In mental health networks, it is possible that symptoms act like thermodynamic sinks. Symptoms drain data generated from within and data generated from without.

So they collect this data, like in a sink, you know, they pull this data and then they filter this data via psychological constructs, via defense mechanisms. They filter and they organize this data into memories. And they organize the memories into core identity, into socialized roles, inhibitions, internal and external objects.

There is a top down flow, in other words, hierarchy. And there is a networked flow in collecting the data and more or less distributing it and filtering it.

So it would seem that the more basic functions, collection, filtering, distributing, the functions that have to do with transport, functions that have to do with classification, with organization, these are done via networks.

And when we talk about mental illness, because mental illness is by definition disorganized and chaotic by definition, low level organization of the personality, then, of course, the network would be much more dominant than the hierarchy.

This hierarchy is for higher level mental functions. It's for memories, core identity, etc.

So if we take, for example, borderline personality disorder, there's identity disturbance, identity diffusion. There's a lot of dissociation. It's one of the diagnostic criteria.

So memories are severely disrupted. All the high level functions in people with mental illnesses, they are either missing altogether or extremely problematic.

So hierarchy doesn't come into play so much as network.

What mentally ill people do, they gather data, internal information, external information, they organize it, badly organize it, properly organize it, then they distribute it, they filter it, they distribute it, and that's where it stops. That's why we call it illness, because the higher level functions are very, very disrupted.

Within networks, timing determines priority and privileged access. We know from the digital world, from cyberspace, that first movers, first movers, pioneers, early adopters, or processes which immediately follow stimuli, such as triggers, we know that they benefit the most from the resources of the network and from network effects.

In hierarchies, positioning is spatial, not temporal. One's slot in the pyramid determines one's outcome.

So in network, it's important when you have joined the network. And in hierarchy, it's important, where are you in the hierarchy?

This is a crucial difference. A network is time oriented. A hierarchy is space oriented.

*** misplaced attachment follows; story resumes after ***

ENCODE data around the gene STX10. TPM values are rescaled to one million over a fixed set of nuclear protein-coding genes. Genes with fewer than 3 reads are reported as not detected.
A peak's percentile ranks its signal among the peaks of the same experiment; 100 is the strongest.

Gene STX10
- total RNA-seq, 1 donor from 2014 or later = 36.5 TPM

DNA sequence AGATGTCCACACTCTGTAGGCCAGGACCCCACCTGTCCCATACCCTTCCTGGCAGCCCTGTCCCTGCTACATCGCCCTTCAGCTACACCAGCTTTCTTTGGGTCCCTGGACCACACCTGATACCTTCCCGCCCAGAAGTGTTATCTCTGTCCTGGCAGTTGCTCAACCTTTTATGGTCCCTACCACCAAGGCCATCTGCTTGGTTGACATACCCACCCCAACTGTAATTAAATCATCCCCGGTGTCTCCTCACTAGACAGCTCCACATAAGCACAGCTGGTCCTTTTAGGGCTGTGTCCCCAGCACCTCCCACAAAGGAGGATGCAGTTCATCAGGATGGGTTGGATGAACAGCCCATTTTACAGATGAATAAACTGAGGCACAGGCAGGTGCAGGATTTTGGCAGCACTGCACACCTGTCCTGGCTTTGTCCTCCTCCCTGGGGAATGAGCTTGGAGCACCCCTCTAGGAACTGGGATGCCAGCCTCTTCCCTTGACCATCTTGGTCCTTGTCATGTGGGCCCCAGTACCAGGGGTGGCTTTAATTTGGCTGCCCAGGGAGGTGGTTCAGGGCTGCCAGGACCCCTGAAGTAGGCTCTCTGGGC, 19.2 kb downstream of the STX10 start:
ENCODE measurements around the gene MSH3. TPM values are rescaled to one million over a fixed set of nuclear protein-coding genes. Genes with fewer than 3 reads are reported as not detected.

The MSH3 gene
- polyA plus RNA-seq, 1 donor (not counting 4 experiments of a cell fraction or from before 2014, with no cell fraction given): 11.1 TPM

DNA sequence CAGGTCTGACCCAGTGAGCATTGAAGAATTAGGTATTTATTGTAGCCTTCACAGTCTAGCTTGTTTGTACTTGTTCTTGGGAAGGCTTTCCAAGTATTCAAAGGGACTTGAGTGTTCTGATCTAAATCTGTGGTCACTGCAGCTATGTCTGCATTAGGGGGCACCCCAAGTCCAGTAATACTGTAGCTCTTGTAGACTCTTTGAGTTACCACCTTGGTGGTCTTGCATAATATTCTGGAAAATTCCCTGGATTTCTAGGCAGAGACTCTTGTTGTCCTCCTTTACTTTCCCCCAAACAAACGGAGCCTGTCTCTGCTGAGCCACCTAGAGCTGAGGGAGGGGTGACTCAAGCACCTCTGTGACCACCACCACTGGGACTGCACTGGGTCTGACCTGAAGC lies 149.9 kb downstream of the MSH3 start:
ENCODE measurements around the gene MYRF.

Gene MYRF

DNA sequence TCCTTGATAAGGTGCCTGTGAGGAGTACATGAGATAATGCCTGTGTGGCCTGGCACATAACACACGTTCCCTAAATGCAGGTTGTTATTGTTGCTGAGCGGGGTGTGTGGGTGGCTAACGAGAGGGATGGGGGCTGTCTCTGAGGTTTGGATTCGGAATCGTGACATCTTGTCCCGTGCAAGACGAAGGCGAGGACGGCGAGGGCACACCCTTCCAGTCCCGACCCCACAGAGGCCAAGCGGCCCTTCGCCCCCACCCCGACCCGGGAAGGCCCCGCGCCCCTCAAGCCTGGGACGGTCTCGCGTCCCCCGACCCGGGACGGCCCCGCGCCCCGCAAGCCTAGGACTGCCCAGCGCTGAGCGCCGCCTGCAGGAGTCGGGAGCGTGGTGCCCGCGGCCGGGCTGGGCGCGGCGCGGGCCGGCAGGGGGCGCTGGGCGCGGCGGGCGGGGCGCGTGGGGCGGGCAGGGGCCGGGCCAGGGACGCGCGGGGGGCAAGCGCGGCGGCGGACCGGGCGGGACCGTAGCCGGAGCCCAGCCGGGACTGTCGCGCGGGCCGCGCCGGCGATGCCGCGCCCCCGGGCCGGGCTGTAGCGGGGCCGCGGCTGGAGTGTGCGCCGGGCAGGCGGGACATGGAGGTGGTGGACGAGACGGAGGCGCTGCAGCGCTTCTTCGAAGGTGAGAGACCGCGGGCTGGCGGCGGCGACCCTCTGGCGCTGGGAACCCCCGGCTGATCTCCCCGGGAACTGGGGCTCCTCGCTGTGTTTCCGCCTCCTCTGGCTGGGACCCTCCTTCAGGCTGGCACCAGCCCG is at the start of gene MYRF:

But this picture is completely reversed. When we consider interactions with the environment, the spatial scope and structure of the network, for example, the number of nodes, the geographic coverage, determine the success of the network.

So space matters to the network. How big is the network? And the history of the hierarchy, its longevity. In other words, the time aspect of the hierarchy is the best predictor of the reputational capital of the hierarchy and the hierarchy's capacity for wealth or signal generation.

We know that traditional hierarchies, hierarchies with tradition, in other words, hierarchies with a time dimension are much more stable, much more ingrained, much more difficult to approve.

The new hierarchies just established.

So when we deal with external interaction, in networks, what matters is space, how big and spread out the network is. And in hierarchies, what matters is time. How long has the hierarchy been around? Its tradition, its track record.

So this is a very crucial distinction. Endogenously, when you look at the inside, hierarchies, what's important is where are you in the hierarchy, the space? And what's important for networks is how long have you been in the network, incorporated in the network?

But when you look at the outside, the picture reverses completely.

Counterintuitively, access to information and to the power that information affords, they are not strongly correlated with accrued benefits.

This is contrary to everything we are all being taught. We are being taught that the more information you have, the more access to information you have, the more powerful you are.

In networks, information and power flow horizontally. Everyone or everything, every node is usually equipment and isomorphic. A network is like a fractal or like a crystal.

Every segment of the network is identical to others. Every segment is the same like others, both structurally and functionally. This is the isomorphism of the network.